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Academy’s Esports Program Ranks in Nation’s Top 12

Tespa, a North American collegiate esports organization, has named the Academy’s esports program as one of the top 12 in the country. According to Academy Esports Director Michael Witzel, the ranking is a strong vote of confidence in the university’s program.

Esports is a wildly popular form of competition in video games, often with multiple professional participants. Tournaments attract large crowds of spectators and are frequently live-streamed.

Witzel has been working to get competitive gaming at the Academy off the ground since 2016. “It has been a lot of hard work and long hours to get the program where it is today,” he says. “We still have a lot more room for improvement, but I am very proud of what we have achieved so far. The balance of community, competition and education is what makes our program so great.”

academy of art university game development
The Academy’s esports program has only been in existence three years, but it’s already ranked among the nation’s best.

Major Tournament Eligibility

Being named as one of the top institutions supporting collegiate esports means the Academy and the 11 other schools are now invited to compete in a new challenge, the Overwatch Collegiate: Varsity Series. Formatted as a round-robin bracket, the tournament is similar to other competitions Tespa hosts. The difference is that the new series is meant to highlight exceptional teams as well as the program that fosters them.

Tespa invited universities to apply for the rankings. The schools were judged based on factors like program health and stability, infrastructure, staffing, community collaboration and career development.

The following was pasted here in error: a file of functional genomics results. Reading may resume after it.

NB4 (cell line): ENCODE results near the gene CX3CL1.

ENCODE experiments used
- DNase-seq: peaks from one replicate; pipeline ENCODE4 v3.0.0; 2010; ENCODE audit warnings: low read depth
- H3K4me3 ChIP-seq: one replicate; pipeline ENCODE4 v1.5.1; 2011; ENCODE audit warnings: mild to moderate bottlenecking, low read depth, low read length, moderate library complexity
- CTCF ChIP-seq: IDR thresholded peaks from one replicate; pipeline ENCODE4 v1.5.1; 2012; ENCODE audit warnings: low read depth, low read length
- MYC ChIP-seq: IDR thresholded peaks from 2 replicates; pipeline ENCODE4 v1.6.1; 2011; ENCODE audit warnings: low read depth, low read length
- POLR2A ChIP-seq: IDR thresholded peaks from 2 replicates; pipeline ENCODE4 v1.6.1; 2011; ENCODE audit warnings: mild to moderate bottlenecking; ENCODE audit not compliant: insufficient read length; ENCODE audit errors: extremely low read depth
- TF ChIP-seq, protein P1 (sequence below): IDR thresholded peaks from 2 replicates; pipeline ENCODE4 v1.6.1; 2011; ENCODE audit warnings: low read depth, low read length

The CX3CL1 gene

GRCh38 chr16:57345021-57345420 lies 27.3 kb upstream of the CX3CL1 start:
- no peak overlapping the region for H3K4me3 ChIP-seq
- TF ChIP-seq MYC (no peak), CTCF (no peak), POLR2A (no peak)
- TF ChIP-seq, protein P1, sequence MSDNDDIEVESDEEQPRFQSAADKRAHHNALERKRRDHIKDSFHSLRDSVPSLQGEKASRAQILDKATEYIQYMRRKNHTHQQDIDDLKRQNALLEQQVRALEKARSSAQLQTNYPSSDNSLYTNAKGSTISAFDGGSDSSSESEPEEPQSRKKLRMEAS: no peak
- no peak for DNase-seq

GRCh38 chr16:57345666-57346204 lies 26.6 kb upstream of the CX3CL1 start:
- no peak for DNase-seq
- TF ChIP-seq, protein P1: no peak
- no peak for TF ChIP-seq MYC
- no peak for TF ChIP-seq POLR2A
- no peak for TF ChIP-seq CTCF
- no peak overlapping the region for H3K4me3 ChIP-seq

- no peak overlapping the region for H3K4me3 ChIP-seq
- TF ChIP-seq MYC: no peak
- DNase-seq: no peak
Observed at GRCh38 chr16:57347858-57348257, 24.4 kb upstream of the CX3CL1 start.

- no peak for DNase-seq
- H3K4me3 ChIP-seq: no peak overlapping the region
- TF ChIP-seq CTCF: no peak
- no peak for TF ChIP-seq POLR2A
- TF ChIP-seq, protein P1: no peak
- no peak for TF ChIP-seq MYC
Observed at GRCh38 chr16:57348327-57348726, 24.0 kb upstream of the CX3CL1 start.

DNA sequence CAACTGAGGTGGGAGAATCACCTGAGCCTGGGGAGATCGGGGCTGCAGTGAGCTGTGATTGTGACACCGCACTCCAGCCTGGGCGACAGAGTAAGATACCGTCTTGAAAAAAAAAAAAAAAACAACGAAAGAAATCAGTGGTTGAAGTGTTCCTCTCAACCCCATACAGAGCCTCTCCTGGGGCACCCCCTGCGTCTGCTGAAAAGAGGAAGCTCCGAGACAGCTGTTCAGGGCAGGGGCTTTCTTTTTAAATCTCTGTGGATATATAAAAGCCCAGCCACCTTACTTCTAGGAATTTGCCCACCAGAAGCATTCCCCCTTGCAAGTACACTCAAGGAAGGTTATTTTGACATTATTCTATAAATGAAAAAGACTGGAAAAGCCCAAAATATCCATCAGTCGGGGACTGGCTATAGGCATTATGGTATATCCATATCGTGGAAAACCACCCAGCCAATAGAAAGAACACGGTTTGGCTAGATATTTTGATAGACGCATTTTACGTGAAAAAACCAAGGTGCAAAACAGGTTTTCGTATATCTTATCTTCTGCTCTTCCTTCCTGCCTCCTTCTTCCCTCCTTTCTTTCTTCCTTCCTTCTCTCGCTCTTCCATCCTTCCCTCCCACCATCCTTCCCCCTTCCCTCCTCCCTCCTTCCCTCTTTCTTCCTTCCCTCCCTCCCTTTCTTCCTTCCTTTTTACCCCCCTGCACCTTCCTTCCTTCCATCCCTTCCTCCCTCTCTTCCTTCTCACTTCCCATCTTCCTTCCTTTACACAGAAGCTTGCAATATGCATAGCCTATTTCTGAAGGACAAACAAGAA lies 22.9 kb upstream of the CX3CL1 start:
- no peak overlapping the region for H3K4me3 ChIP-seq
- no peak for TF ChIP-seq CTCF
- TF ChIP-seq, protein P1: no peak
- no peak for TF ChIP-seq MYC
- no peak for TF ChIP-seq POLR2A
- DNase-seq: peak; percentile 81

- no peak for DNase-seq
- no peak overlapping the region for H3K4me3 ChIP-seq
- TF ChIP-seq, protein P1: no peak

Exponential Growth

Witzel is proud that the Academy’s esports program has encompassed those attributes in just three years. What started as weekly intramurals in the university’s 180 New Montgomery game lounge has grown into hosting sponsored competitions. And the program now includes an esports production course with the School of Communications & Media Technologies. The production course teaches students how to broadcast and live-stream tournaments.

Although under the School of Game Development, esports at the Academy is open to everyone at the university, Witzel emphasizes. “It is the students and alumni from all over the university that make up our competitive teams, volunteering and work studies. Participants have worked very hard to make this program what it is today,” Witzel says.

“Being recognized as one of the top 12 esports programs in North America validates that we are on the right track. More and more people and colleges see what it is we do and are trying to emulate us. It is a great feeling to be a leader in collegiate esports.”


Original article by Nina Tabios of Academy Art U News

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